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Thoughtful Ways to Support Your Elderly Family
Thoughtful Ways to Support Your Elderly Family
Your elderly family members have seen a lot and they deserve to have restful years as senior citizens. They have so much wisdom and tales of the past to share, and it's best to value your loved ones while you have them around. Whether they live on their own or with you and your family, you'll find several ways to make life more comfortable and fun for your elderly family members.
1. Check Up on Them
If you don't live with your elderly loved ones, you should drop in on them now and then to make sure they're receiving enough company. Life can be isolating as you get older, especially if you live alone or cannot drive. Visiting them is a great way to boost your loved one's happiness and encourage them to interact with the world around them.
Receiving adequate support and showing love to other people can boost your physical and mental health. If you want your loved one to stay healthy, visit them now and then. Take them out into the world. Let them do activities they want to do. Seeing the smile on their face will be worth it.
2. Look for Support
Both you and your loved one need support in some way. If caring for your loved one is difficult for you, you may need to consider hiring outside help to assist your elderly family member with their schedule when you cannot. If your loved one is open to the idea of having a helper around, it might be a worthwhile investment to help you take care of yourself and avoid caregiver burnout.
You may also consider looking into a support group that can help you better manage your responsibilities as a caregiver or a family member of an elderly loved one. Your support group can advise how to deal with tricky situations and take care of yourself while managing someone else's schedule. You may have a great personal support group, but finding one specifically for caretakers of older individuals can help you feel truly understood.
3. Work Around Their Schedule
You might be used to your schedule, but your loved one might have a completely different schedule. If you want to call or visit them, make sure it falls in line with the time they're awake. Older folks may need to prioritize rest, so they could have an earlier bedtime than you might.
Abiding by their schedule will help them feel no interruptions and keep them on routine. Even if you can't work around their schedule, they may be willing to make an exception for you.
4. Be Understanding
Depending on your loved one's diagnosis, they may require a little more patience from you. People diagnosed with dementia tend to wander more or get agitated with little things more easily, which can be stressful for family members who want the best for their elderly loved ones.
It might be challenging, but you can turn to experts for advice and try to implement as many strategies as you can to help both you and your loved one feel at ease.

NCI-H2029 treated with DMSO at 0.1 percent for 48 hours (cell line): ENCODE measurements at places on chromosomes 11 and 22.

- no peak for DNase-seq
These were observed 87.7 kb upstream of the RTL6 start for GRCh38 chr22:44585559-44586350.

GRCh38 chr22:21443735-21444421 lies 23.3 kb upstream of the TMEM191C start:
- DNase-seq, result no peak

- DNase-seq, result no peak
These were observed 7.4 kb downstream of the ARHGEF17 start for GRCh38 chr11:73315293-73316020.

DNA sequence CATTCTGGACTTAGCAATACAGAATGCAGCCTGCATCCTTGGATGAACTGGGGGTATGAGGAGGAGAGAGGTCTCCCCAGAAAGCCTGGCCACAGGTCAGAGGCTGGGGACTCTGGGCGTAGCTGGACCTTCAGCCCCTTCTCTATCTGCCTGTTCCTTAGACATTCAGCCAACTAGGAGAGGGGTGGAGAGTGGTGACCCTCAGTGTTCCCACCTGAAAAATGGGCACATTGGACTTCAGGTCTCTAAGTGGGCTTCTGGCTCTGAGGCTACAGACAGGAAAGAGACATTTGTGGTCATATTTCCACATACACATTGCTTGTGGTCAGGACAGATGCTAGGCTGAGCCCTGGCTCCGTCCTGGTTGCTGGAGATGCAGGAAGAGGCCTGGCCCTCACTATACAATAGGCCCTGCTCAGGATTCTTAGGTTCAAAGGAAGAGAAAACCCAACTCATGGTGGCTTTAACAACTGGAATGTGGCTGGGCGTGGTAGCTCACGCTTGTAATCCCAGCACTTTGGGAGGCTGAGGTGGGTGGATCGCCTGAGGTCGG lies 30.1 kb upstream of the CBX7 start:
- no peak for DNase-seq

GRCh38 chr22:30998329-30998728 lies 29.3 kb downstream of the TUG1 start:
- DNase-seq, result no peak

5. Keep an Eye Out
One of the best things you can do for your elderly loved one is to keep an eye on their health. You should have an eagle eye for things like how they drive and if they encounter issues, their living environment and how it contributes to their health, what kind of food they eat, and more.
Keeping an eye on their lifestyle will let you see which areas of their life they need help with, if any. You might be able to stop a problem before it starts by just paying attention.
6. Clean Their Space
As you get older, you may not be able to clean as effectively anymore. Still, the benefits of living in a tidy environment far outweigh the effort of cleaning it. Living and working in a clean, organized space can lead to building other good habits that can improve a person's life, like eating right.
Make cleaning a priority so your loved one can thrive in their space. If you can't do it yourself, consider hiring outside help to come in and clean regularly. Your loved one's health matters.
7. Let Them Advocate for Themselves
Though your loved one might be getting older and their mind might not be as sharp as it once was, they can still advocate for themselves. Ask them to speak up and use their voice for their betterment.
What do they want to do? What do they want your help with? Involving them in the choices that will affect their life will help them feel a bit of autonomy and show that they still have control over their life as a whole.
Put Your Loved One First
The most important thing to remember is that everything you do for your loved one should benefit them in some way. You must put their schedule first and ensure all forms of their care work for their betterment.
Your loved one deserves the best care they can get, but take care of yourself, too. Caregiver burnout is a real thing and it will happen whether your loved one requires a lot of care or only a little. Work together on a plan that benefits both of you, and you'll be able to fill in the gaps along the way.